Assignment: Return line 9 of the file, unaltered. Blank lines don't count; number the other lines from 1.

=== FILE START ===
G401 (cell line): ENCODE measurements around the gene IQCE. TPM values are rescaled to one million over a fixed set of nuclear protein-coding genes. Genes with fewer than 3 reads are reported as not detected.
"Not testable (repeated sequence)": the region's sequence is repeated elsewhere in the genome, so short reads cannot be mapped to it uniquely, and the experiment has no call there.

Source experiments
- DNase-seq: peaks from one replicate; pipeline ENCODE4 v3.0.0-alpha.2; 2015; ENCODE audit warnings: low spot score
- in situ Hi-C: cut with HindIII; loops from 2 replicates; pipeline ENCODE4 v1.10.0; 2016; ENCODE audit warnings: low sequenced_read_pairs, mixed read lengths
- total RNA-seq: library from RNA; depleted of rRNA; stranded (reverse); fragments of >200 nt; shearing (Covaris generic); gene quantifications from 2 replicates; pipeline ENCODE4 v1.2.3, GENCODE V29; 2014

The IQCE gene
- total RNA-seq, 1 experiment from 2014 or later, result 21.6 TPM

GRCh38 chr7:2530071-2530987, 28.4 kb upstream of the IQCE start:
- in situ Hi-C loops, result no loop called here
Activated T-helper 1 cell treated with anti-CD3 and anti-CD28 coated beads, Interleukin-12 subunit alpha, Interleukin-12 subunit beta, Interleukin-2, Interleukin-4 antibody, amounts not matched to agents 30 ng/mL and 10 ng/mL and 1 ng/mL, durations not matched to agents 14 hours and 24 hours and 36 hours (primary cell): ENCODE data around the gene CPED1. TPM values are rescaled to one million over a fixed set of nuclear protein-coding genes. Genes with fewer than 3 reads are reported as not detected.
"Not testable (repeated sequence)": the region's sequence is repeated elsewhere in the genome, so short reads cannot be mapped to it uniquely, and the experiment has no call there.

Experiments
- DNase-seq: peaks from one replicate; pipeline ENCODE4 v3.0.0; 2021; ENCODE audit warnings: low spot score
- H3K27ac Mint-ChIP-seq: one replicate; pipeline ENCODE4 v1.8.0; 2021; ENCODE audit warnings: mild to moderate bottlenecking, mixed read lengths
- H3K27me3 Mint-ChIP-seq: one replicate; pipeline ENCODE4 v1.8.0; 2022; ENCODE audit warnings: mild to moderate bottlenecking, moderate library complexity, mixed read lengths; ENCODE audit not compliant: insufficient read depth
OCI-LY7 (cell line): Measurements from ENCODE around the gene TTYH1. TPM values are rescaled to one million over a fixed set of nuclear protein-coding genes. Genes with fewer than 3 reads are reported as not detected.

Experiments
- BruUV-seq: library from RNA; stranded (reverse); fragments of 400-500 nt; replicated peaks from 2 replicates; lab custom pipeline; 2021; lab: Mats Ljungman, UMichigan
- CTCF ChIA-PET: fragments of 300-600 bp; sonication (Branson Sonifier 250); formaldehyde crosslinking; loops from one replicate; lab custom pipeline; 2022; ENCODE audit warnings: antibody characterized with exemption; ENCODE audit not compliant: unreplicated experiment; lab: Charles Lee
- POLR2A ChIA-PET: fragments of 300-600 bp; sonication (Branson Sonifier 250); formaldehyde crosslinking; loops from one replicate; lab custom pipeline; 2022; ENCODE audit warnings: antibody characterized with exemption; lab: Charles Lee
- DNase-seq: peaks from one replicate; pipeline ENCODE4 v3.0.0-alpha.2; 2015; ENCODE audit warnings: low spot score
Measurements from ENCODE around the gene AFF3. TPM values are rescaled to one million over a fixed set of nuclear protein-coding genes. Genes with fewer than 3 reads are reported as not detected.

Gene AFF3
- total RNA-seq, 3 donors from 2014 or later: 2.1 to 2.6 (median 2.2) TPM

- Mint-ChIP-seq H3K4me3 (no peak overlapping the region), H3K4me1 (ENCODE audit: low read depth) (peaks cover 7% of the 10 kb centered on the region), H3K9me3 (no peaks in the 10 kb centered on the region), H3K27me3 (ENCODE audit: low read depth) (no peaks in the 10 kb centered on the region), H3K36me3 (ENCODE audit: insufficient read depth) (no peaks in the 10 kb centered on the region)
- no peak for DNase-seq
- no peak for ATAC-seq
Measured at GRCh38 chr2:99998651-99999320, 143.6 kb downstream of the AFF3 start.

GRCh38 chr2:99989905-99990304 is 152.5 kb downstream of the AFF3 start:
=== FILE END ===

GRCh38 chr7:2530071-2530987, 28.4 kb upstream of the IQCE start: